Nationals Win Fifth Game in a Row

Nationals' Marlon Anderson scores on a Brian Schneider double in the sixth inning as the ball gets away from Braves catcher Todd Pratt. Washington scored all five of its runs in the inning.
Nationals' Marlon Anderson scores on a Brian Schneider double in the sixth inning as the ball gets away from Braves catcher Todd Pratt. Washington scored all five of its runs in the inning. (By John Bazemore -- Associated Press)

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By Mark Schlabach
Washington Post Staff Writer
Tuesday, June 6, 2006

ATLANTA, June 5 -- About three hours earlier, Washington Nationals Manager Frank Robinson sat in a small office in his team's clubhouse at Turner Field. Asked if he worried about closer Chad Cordero's psyche against a team that had battered him throughout his career, Robinson shook his head.

"No, none whatsoever," Robinson said. "If I did, I'd still have to use him anyway. But I don't think he has any mental scars from facing this ballclub."

Cordero exorcised at least a few of those memories in the ninth inning of the Nationals' 5-4 victory over the Braves in front of a sparse crowd of 20,702 on Monday night. With two outs and the bases loaded, Cordero earned his seventh save in his last nine appearances by inducing a ground ball to end the game. The Nationals won their fifth consecutive game, moving within six games of .500, and moved to 3-3 this season against the team that has won the overall series against them in all but two of the last 11 seasons.

"It's a lot more fun now," Cordero said. "We're getting a few breaks and getting timely hits and timely pitching. Everybody is having a lot more fun now."

The ninth inning sure was fun, especially for those Nationals fans who love drama. After getting two quick outs, Cordero said he lost control of each of his three pitches -- fastball, slider and change-up -- and allowed Edgar Renteria's double. Cordero walked Chipper Jones and after he started Andruw Jones with a ball, pitching coach Randy St. Claire walked to the mound to calm down the reliever.

But then Cordero threw three balls in a row to walk Jones and load the bases, and Adam LaRoche came to the plate. Finally, with Robinson sitting nervously in the dugout, starter Livan Hernandez watching in the clubhouse, and the Atlanta fans hoping for Cordero to implode again against his nemesis, LaRoche grounded out to second base on a 2-2 pitch to end the game.

"Yeah, I know they've had a lot of success against me in the past," said Cordero, remembering that in his last outing at Turner Field, he gave up a walk-off grand slam to Jeff Francoeur in an 8-5 loss on May 13. "But I've got to go out there and get the three outs they've asked me to get. I've got to move on and that's the past."

Hernandez, at least for the time being, can forget about his undistinguished past against the Braves, too. He worked six strong innings, retiring 10 consecutive hitters before allowing Francoeur's two-run homer in the sixth. Hernandez won his fourth consecutive start, but it was only his third win against the Braves in 22 career starts and the first at Turner Field during the regular season.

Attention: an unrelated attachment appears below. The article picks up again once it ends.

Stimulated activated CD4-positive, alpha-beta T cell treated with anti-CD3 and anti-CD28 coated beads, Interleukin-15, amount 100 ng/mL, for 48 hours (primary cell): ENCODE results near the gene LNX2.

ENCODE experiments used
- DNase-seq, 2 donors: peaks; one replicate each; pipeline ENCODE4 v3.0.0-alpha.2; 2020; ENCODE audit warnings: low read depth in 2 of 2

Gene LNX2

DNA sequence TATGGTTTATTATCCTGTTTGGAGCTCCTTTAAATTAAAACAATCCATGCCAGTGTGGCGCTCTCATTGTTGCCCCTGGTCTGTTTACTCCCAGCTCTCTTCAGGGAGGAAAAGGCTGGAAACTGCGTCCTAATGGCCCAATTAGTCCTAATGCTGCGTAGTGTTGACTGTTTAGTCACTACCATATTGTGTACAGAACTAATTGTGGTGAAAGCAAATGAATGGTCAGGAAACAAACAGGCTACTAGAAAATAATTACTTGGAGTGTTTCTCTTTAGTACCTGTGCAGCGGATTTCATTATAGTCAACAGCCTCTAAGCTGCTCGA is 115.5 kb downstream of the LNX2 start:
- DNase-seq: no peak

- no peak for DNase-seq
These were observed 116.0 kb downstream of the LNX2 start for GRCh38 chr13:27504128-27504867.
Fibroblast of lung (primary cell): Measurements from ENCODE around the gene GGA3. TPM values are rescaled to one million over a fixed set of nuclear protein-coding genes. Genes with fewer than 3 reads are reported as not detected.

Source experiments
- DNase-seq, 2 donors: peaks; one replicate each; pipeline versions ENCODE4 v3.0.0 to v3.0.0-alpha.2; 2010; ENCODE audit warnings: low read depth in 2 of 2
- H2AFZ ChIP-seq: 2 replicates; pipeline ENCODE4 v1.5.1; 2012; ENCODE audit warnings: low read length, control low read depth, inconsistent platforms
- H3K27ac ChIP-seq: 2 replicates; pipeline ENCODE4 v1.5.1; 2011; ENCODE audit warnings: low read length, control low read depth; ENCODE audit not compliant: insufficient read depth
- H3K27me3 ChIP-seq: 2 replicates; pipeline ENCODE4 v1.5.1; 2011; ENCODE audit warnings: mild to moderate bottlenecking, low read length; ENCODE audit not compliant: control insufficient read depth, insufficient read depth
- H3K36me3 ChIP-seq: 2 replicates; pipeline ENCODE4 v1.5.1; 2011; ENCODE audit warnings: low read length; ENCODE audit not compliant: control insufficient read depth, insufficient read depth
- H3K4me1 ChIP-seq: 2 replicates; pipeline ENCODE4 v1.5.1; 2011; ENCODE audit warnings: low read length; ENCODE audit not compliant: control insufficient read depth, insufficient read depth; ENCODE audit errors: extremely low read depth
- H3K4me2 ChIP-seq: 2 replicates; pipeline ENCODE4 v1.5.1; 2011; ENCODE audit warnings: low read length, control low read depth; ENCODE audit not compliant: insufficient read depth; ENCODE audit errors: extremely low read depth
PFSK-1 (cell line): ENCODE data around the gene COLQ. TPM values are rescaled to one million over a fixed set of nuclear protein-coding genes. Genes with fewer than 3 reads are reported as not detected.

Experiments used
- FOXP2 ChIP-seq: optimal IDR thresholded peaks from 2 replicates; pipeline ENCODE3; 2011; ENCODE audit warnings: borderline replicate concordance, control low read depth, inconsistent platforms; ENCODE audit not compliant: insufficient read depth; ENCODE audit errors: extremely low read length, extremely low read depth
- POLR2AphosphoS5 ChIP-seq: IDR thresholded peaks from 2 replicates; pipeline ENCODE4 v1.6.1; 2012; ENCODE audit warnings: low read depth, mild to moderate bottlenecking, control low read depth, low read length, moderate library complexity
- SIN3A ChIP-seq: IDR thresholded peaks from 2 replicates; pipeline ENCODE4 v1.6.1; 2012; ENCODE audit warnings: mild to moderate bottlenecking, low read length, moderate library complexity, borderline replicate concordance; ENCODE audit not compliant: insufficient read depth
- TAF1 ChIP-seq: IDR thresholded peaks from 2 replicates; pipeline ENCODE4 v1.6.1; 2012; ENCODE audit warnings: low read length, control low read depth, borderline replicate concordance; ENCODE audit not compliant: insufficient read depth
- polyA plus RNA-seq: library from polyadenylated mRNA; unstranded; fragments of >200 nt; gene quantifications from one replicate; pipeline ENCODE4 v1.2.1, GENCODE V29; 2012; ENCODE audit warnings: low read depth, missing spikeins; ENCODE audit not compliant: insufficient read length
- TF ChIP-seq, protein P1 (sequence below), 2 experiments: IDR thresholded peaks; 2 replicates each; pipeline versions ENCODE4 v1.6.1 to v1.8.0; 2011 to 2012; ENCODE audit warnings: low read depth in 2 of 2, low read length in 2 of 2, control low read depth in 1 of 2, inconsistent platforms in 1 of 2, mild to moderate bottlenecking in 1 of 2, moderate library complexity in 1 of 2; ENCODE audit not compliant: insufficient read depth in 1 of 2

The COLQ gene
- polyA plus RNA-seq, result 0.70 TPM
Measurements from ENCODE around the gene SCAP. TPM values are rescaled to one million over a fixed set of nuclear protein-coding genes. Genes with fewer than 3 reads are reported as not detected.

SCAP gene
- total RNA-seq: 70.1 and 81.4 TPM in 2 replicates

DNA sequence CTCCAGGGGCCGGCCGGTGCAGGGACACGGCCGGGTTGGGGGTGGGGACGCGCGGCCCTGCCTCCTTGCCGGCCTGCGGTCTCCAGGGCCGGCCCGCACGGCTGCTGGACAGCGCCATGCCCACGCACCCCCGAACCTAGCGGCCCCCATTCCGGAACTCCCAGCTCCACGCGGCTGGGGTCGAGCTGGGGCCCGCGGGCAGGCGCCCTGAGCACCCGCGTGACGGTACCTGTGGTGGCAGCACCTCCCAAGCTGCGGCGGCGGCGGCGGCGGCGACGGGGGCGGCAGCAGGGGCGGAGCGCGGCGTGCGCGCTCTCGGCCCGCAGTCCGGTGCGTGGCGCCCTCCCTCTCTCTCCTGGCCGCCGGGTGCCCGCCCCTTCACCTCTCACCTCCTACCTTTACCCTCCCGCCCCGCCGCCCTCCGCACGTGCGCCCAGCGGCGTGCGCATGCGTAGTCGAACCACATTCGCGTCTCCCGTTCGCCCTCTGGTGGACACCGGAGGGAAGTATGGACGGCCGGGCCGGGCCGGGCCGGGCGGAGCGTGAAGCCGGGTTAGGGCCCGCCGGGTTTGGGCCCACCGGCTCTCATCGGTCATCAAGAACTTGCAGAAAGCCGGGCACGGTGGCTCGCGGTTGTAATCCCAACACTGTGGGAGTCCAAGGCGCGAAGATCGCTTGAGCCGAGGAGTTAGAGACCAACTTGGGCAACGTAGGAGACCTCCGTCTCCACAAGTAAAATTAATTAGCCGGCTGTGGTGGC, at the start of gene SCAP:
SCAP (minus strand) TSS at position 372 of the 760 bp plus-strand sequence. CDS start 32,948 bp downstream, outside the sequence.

"You come out and pitch in the game and try to win," Hernandez said. "You don't think about that. It's not something in my mind. I have good games and bad games. You struggle with some teams. Other pitchers have struggled against teams."

Hernandez had struggled against the Braves more than any other team. It had been nearly six seasons since Hernandez had beaten the team he pitched brilliantly against as a rookie with the Florida Marlins in the 1997 National League Championship Series. Hernandez, an emergency starter for the Marlins because of injuries, beat the Braves twice during that postseason, striking out an NLCS-record 15 batters in a 2-1 win in Game 5.

But since then, Hernandez had gone 2-14 against the Braves in regular season games. Five times he left games against the Braves holding a lead, only to watch his relievers blow them. Despite that forgettable history, Hernandez said he wasn't overly concerned when Cordero loaded the bases in the ninth.

"Everybody knows Chad is good," Hernandez said. "I was in here relaxing and watching the game."

Hernandez might have been the only Nationals player not anxious. The Nationals took a 5-2 lead in the sixth inning, scoring three unearned runs on Atlanta errors. But in the bottom of that inning, Hernandez made his biggest mistakes, walking LaRoche with two outs and then throwing a slider in the middle of the plate to Francoeur. The Braves' right-handed swinger blasted the pitch into the left field stands, pulling the Braves within 5-4. Two more hitters reached base in the inning, but then pinch hitter Wilson Betemit flew out to left to end the threat.

The Nationals also had timely hits -- catcher Brian Schneider had a two-run double in the sixth and Jose Vidro knocked in a run with a double to deep right. The Nationals scored two runs when second baseman Marcus Giles fielded Hernandez's grounder and awkwardly threw home. His throw sailed over the catcher's head, scoring Schneider and Damian Jackson for a 4-2 lead.

"They made some mistakes they usually don't make and we took advantage of them," Robinson said.

So did the Nationals relievers, as Gary Majewski, Mike Stanton and Jon Rauch allowed only two base runners in the next two innings to set up the ninth for Cordero. The game ended with Francoeur standing on deck.

"This was what mattered tonight, not the past," Robinson said.


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© 2006 The Washington Post Company

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